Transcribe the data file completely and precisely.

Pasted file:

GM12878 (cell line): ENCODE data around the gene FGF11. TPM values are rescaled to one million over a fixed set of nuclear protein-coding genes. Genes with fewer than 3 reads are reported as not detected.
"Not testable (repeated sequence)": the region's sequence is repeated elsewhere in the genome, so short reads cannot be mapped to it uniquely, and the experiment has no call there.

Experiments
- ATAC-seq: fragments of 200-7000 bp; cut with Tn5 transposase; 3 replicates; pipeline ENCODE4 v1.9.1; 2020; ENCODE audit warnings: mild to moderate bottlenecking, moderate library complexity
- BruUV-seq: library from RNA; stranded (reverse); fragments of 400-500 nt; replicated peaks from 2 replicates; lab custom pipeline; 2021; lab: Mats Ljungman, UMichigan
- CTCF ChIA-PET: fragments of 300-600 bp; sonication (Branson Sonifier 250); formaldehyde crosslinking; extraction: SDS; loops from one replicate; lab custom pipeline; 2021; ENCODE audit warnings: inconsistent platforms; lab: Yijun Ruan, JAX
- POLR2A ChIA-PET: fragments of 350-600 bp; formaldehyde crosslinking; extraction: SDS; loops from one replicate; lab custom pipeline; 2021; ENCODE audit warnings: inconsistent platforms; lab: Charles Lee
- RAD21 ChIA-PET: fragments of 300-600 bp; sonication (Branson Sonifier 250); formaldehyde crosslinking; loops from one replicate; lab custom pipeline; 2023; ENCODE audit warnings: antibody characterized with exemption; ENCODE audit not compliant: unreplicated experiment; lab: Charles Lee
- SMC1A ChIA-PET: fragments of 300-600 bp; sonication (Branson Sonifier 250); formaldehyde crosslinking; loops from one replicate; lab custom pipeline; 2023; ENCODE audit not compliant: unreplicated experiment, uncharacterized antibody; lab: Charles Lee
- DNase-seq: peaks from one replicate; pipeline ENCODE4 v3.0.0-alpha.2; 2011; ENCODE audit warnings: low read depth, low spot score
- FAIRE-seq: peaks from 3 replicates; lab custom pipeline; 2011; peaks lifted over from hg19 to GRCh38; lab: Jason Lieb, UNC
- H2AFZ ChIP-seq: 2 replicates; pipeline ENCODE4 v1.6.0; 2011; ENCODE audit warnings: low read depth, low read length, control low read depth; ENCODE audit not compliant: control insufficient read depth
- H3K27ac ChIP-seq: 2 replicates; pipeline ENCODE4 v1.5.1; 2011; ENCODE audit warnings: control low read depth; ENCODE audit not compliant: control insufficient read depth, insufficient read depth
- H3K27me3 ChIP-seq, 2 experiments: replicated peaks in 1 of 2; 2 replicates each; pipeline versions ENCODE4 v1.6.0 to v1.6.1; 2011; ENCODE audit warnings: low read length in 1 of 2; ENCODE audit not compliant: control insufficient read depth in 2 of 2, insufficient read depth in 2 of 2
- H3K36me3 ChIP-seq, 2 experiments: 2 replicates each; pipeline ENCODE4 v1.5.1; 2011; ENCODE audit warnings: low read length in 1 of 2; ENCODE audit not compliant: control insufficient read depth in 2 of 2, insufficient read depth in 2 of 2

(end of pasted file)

GM12878 (cell line): ENCODE data around the gene FGF11. TPM values are rescaled to one million over a fixed set of nuclear protein-coding genes. Genes with fewer than 3 reads are reported as not detected.
"Not testable (repeated sequence)": the region's sequence is repeated elsewhere in the genome, so short reads cannot be mapped to it uniquely, and the experiment has no call there.

Experiments
- ATAC-seq: fragments of 200-7000 bp; cut with Tn5 transposase; 3 replicates; pipeline ENCODE4 v1.9.1; 2020; ENCODE audit warnings: mild to moderate bottlenecking, moderate library complexity
- BruUV-seq: library from RNA; stranded (reverse); fragments of 400-500 nt; replicated peaks from 2 replicates; lab custom pipeline; 2021; lab: Mats Ljungman, UMichigan
- CTCF ChIA-PET: fragments of 300-600 bp; sonication (Branson Sonifier 250); formaldehyde crosslinking; extraction: SDS; loops from one replicate; lab custom pipeline; 2021; ENCODE audit warnings: inconsistent platforms; lab: Yijun Ruan, JAX
- POLR2A ChIA-PET: fragments of 350-600 bp; formaldehyde crosslinking; extraction: SDS; loops from one replicate; lab custom pipeline; 2021; ENCODE audit warnings: inconsistent platforms; lab: Charles Lee
- RAD21 ChIA-PET: fragments of 300-600 bp; sonication (Branson Sonifier 250); formaldehyde crosslinking; loops from one replicate; lab custom pipeline; 2023; ENCODE audit warnings: antibody characterized with exemption; ENCODE audit not compliant: unreplicated experiment; lab: Charles Lee
- SMC1A ChIA-PET: fragments of 300-600 bp; sonication (Branson Sonifier 250); formaldehyde crosslinking; loops from one replicate; lab custom pipeline; 2023; ENCODE audit not compliant: unreplicated experiment, uncharacterized antibody; lab: Charles Lee
- DNase-seq: peaks from one replicate; pipeline ENCODE4 v3.0.0-alpha.2; 2011; ENCODE audit warnings: low read depth, low spot score
- FAIRE-seq: peaks from 3 replicates; lab custom pipeline; 2011; peaks lifted over from hg19 to GRCh38; lab: Jason Lieb, UNC
- H2AFZ ChIP-seq: 2 replicates; pipeline ENCODE4 v1.6.0; 2011; ENCODE audit warnings: low read depth, low read length, control low read depth; ENCODE audit not compliant: control insufficient read depth
- H3K27ac ChIP-seq: 2 replicates; pipeline ENCODE4 v1.5.1; 2011; ENCODE audit warnings: control low read depth; ENCODE audit not compliant: control insufficient read depth, insufficient read depth
- H3K27me3 ChIP-seq, 2 experiments: replicated peaks in 1 of 2; 2 replicates each; pipeline versions ENCODE4 v1.6.0 to v1.6.1; 2011; ENCODE audit warnings: low read length in 1 of 2; ENCODE audit not compliant: control insufficient read depth in 2 of 2, insufficient read depth in 2 of 2
- H3K36me3 ChIP-seq, 2 experiments: 2 replicates each; pipeline ENCODE4 v1.5.1; 2011; ENCODE audit warnings: low read length in 1 of 2; ENCODE audit not compliant: control insufficient read depth in 2 of 2, insufficient read depth in 2 of 2